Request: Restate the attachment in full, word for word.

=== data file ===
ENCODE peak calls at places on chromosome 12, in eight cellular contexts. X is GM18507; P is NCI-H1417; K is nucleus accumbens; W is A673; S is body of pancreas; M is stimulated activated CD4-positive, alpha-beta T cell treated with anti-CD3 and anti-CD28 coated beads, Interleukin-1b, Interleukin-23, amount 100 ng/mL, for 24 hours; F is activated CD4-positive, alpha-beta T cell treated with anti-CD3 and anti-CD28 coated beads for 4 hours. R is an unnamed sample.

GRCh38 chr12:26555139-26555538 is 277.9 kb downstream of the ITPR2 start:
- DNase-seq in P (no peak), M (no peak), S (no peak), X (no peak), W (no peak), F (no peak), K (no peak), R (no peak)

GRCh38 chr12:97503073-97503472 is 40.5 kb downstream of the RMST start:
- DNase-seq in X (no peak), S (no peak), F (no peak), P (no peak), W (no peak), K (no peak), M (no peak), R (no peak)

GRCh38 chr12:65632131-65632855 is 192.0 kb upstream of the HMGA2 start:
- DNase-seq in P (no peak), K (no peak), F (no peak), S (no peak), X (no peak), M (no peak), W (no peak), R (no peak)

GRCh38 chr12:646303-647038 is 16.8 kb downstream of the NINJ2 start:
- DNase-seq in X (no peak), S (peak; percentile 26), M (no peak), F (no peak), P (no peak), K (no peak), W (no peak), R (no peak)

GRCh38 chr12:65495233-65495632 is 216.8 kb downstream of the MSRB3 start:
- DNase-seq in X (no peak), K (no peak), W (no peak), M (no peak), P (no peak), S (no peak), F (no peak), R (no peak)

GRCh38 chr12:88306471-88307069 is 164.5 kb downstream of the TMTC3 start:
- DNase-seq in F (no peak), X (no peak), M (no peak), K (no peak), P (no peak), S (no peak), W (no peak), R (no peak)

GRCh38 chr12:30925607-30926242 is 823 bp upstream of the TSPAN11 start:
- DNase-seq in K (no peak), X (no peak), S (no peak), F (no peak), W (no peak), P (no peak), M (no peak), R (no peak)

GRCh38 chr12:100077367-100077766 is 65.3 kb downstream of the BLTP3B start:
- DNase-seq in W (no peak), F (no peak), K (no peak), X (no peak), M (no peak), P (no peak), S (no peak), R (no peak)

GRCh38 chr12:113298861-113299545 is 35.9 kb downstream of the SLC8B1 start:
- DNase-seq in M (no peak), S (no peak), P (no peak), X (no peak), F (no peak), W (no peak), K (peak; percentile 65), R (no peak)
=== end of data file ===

ENCODE peak calls at places on chromosome 12, in eight cellular contexts. X is GM18507; P is NCI-H1417; K is nucleus accumbens; W is A673; S is body of pancreas; M is stimulated activated CD4-positive, alpha-beta T cell treated with anti-CD3 and anti-CD28 coated beads, Interleukin-1b, Interleukin-23, amount 100 ng/mL, for 24 hours; F is activated CD4-positive, alpha-beta T cell treated with anti-CD3 and anti-CD28 coated beads for 4 hours. R is an unnamed sample.

GRCh38 chr12:26555139-26555538 is 277.9 kb downstream of the ITPR2 start:
- DNase-seq in P (no peak), M (no peak), S (no peak), X (no peak), W (no peak), F (no peak), K (no peak), R (no peak)

GRCh38 chr12:97503073-97503472 is 40.5 kb downstream of the RMST start:
- DNase-seq in X (no peak), S (no peak), F (no peak), P (no peak), W (no peak), K (no peak), M (no peak), R (no peak)

GRCh38 chr12:65632131-65632855 is 192.0 kb upstream of the HMGA2 start:
- DNase-seq in P (no peak), K (no peak), F (no peak), S (no peak), X (no peak), M (no peak), W (no peak), R (no peak)

GRCh38 chr12:646303-647038 is 16.8 kb downstream of the NINJ2 start:
- DNase-seq in X (no peak), S (peak; percentile 26), M (no peak), F (no peak), P (no peak), K (no peak), W (no peak), R (no peak)

GRCh38 chr12:65495233-65495632 is 216.8 kb downstream of the MSRB3 start:
- DNase-seq in X (no peak), K (no peak), W (no peak), M (no peak), P (no peak), S (no peak), F (no peak), R (no peak)

GRCh38 chr12:88306471-88307069 is 164.5 kb downstream of the TMTC3 start:
- DNase-seq in F (no peak), X (no peak), M (no peak), K (no peak), P (no peak), S (no peak), W (no peak), R (no peak)

GRCh38 chr12:30925607-30926242 is 823 bp upstream of the TSPAN11 start:
- DNase-seq in K (no peak), X (no peak), S (no peak), F (no peak), W (no peak), P (no peak), M (no peak), R (no peak)

GRCh38 chr12:100077367-100077766 is 65.3 kb downstream of the BLTP3B start:
- DNase-seq in W (no peak), F (no peak), K (no peak), X (no peak), M (no peak), P (no peak), S (no peak), R (no peak)

GRCh38 chr12:113298861-113299545 is 35.9 kb downstream of the SLC8B1 start:
- DNase-seq in M (no peak), S (no peak), P (no peak), X (no peak), F (no peak), W (no peak), K (peak; percentile 65), R (no peak)